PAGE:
By Renee Langmuir
As we age, one of the challenges we face is casting off familiar roles. I used to gleefully describe myself as a mother, teacher, and dancer. I could never visualize a world where any of these roles would recede. If I was honest with myself at the time, I would have also included “shopper.” In those 90s and “aught” years, America (or should I say China?) was pumping out products at a frenetic pace, and we were all unconsciously buying them. My hectic week always included at least a full day of browsing and buying on the weekends.
Shortly after retirement, I quickly found that I owned duplicates, triplicates, and even more in the areas of cosmetics, over-the-counter medications, household items, and a shameful amount of clothing. I wrote about this phenomenon early on in my blog, I Have Everything I Need. Post-pandemic, and at this unique juncture in life, I believe the subject of shopping needs a redo.
Why don’t I like to shop?
I was determined to revisit the subject because I’ve been noticing some tectonic shifts in my shopping behavior. I don’t feel the need to buy more than the necessities, there are few if any interesting stores in my area, and I’m buying more than I used to on Amazon, and sometimes even on Walmart’s website. What happened to my ironclad value system of buying locally? Didn’t Walmart put thousands of small businesses out of commission through the years? Why buy from a platform which practices poor treatment of employees and pays little to no taxes?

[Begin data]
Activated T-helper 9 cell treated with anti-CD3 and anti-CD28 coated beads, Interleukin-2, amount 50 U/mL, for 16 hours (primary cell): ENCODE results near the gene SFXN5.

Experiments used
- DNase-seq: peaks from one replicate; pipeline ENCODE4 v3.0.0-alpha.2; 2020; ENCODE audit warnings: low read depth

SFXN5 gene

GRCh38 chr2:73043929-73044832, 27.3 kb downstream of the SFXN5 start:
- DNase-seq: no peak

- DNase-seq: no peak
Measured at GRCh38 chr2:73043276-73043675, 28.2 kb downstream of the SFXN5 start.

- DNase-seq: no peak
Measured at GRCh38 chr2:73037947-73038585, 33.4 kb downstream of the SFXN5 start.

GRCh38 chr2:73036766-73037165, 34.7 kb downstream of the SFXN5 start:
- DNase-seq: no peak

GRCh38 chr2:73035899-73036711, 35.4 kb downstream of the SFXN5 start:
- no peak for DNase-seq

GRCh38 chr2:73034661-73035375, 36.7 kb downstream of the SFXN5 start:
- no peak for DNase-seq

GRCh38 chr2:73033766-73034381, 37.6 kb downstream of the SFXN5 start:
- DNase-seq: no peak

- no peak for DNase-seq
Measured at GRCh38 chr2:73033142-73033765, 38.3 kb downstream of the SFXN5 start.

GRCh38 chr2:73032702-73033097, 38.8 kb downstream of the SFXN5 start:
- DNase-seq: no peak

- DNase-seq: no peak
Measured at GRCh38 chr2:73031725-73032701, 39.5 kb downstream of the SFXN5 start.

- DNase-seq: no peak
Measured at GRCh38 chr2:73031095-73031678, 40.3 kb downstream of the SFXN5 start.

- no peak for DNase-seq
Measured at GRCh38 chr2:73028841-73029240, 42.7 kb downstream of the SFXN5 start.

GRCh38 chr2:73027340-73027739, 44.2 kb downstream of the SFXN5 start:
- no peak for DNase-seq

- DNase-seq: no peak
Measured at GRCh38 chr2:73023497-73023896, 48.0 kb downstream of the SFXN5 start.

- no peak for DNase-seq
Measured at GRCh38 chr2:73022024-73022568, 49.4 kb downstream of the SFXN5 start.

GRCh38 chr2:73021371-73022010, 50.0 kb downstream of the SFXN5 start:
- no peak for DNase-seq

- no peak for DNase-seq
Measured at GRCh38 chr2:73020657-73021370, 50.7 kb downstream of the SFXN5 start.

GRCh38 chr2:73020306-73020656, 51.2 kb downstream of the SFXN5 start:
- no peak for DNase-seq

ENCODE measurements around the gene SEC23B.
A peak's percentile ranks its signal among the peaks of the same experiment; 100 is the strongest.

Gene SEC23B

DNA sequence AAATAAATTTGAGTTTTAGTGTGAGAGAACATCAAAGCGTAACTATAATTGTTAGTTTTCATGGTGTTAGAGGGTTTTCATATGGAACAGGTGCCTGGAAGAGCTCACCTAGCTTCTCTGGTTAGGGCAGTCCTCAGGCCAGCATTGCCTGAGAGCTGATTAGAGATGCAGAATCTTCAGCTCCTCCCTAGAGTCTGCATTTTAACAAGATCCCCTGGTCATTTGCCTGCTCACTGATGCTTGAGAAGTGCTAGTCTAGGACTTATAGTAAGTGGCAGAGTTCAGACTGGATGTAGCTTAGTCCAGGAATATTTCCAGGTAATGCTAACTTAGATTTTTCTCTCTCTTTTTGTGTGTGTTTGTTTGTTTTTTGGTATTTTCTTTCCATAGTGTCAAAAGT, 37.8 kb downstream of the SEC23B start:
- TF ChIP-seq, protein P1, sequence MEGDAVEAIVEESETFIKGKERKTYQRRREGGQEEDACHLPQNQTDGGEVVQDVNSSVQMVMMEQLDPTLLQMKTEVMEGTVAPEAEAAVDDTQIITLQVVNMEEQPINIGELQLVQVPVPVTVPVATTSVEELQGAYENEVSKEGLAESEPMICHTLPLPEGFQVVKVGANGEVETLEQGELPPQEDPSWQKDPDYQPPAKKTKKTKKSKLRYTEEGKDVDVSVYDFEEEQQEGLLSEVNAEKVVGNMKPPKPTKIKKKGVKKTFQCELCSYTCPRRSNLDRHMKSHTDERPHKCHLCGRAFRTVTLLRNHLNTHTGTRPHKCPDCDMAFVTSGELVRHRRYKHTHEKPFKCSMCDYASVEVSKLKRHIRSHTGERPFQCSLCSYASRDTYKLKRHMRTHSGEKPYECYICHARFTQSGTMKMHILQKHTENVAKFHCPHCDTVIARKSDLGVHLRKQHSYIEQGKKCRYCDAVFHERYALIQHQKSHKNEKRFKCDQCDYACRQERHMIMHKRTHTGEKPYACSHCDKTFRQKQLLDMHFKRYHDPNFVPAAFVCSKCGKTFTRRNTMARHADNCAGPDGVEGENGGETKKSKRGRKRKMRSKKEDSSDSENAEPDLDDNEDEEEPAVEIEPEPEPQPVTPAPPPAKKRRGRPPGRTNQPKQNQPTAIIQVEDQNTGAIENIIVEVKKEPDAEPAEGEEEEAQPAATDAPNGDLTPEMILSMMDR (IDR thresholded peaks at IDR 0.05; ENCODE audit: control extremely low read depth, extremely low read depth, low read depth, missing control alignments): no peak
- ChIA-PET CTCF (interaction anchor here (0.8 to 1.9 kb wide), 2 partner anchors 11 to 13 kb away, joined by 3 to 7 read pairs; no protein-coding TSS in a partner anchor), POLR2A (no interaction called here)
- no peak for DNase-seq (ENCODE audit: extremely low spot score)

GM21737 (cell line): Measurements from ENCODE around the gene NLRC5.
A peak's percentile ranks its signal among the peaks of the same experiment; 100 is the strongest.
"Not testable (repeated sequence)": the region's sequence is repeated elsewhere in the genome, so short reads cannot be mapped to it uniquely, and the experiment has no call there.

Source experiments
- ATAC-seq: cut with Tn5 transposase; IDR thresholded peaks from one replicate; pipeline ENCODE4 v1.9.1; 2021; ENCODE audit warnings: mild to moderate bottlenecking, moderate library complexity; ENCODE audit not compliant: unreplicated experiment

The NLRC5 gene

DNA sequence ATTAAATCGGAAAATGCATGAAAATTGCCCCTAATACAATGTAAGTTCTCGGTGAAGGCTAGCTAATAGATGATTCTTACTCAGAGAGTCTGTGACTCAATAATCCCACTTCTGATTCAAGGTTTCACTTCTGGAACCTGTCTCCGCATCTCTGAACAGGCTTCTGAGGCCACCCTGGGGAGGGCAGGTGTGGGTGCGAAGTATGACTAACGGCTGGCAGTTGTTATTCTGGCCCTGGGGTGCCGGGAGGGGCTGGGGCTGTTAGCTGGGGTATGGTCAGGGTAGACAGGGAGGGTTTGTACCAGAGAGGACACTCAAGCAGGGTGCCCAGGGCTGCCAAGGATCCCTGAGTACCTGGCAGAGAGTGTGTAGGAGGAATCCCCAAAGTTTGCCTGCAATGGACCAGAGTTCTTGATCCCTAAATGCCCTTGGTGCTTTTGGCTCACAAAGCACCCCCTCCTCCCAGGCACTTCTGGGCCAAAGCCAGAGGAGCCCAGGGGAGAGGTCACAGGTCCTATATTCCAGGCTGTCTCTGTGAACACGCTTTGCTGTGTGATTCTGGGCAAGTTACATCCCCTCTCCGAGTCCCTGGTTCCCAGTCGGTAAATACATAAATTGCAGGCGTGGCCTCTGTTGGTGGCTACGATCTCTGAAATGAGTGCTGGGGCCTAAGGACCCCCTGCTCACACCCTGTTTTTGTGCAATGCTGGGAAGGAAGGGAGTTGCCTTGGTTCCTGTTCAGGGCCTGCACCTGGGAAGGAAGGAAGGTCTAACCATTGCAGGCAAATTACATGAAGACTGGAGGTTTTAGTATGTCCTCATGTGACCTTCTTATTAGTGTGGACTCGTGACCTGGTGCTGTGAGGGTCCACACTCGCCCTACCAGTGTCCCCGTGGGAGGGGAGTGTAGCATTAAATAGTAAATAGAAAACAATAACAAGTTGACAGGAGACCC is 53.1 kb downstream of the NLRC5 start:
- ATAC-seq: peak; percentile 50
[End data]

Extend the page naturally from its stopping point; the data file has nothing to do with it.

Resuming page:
I’m not the only one
Although my original hypothesis was that these behaviors were somewhat related to age, I found that the pandemic changed everyone’s shopping behavior. While in-store shopping was and still is a sensory experience, with the closing of so many retail stores and the thin inventories of the existing behemoths, such an experience is no longer possible. The bulk of today’s consumers first shop through the “aisles” of Amazon, followed by search engines, and Walmart’s website.
The major pandemic influences on shoppers include beginning the shopping journey with a digital inspiration – goodbye to in-person serendipity. After the inspiration, convenience is valued by busy people of all ages – hello BOPIS: buy online, pickup in-store. Another respectable trend is values-infused shopping: a shopping behavior that has grown at least 300% since the pandemic. Corporate demonstration of environmental sustainability, racial equality, and the treatment of employees is very much a part of how people now choose to buy products. Personally, I won’t buy any yogurt cups unless you can peel off the paper label and recycle the container. In the same way, I’m not lured by the low prices of fast fashion for a variety of ethical reasons.
It’s the pandemic’s fault!
According to Tony Ward writing in Total Retail, February 2022, our shopping habits have taken a big financial hit. Post-pandemic inflation, geopolitical tensions, and climate change have all raised prices at an accelerated pace. Surprisingly, 53% of us would rather repair an item than purchase a new one! (I thought I was the only throwback). The pandemic has also made us more adaptable – we don’t expect the same selection of products and are understanding if categories of items are temporarily missing on the shelf. Product availability and quality top the list of our requirements. We want to buy less, but we want better products.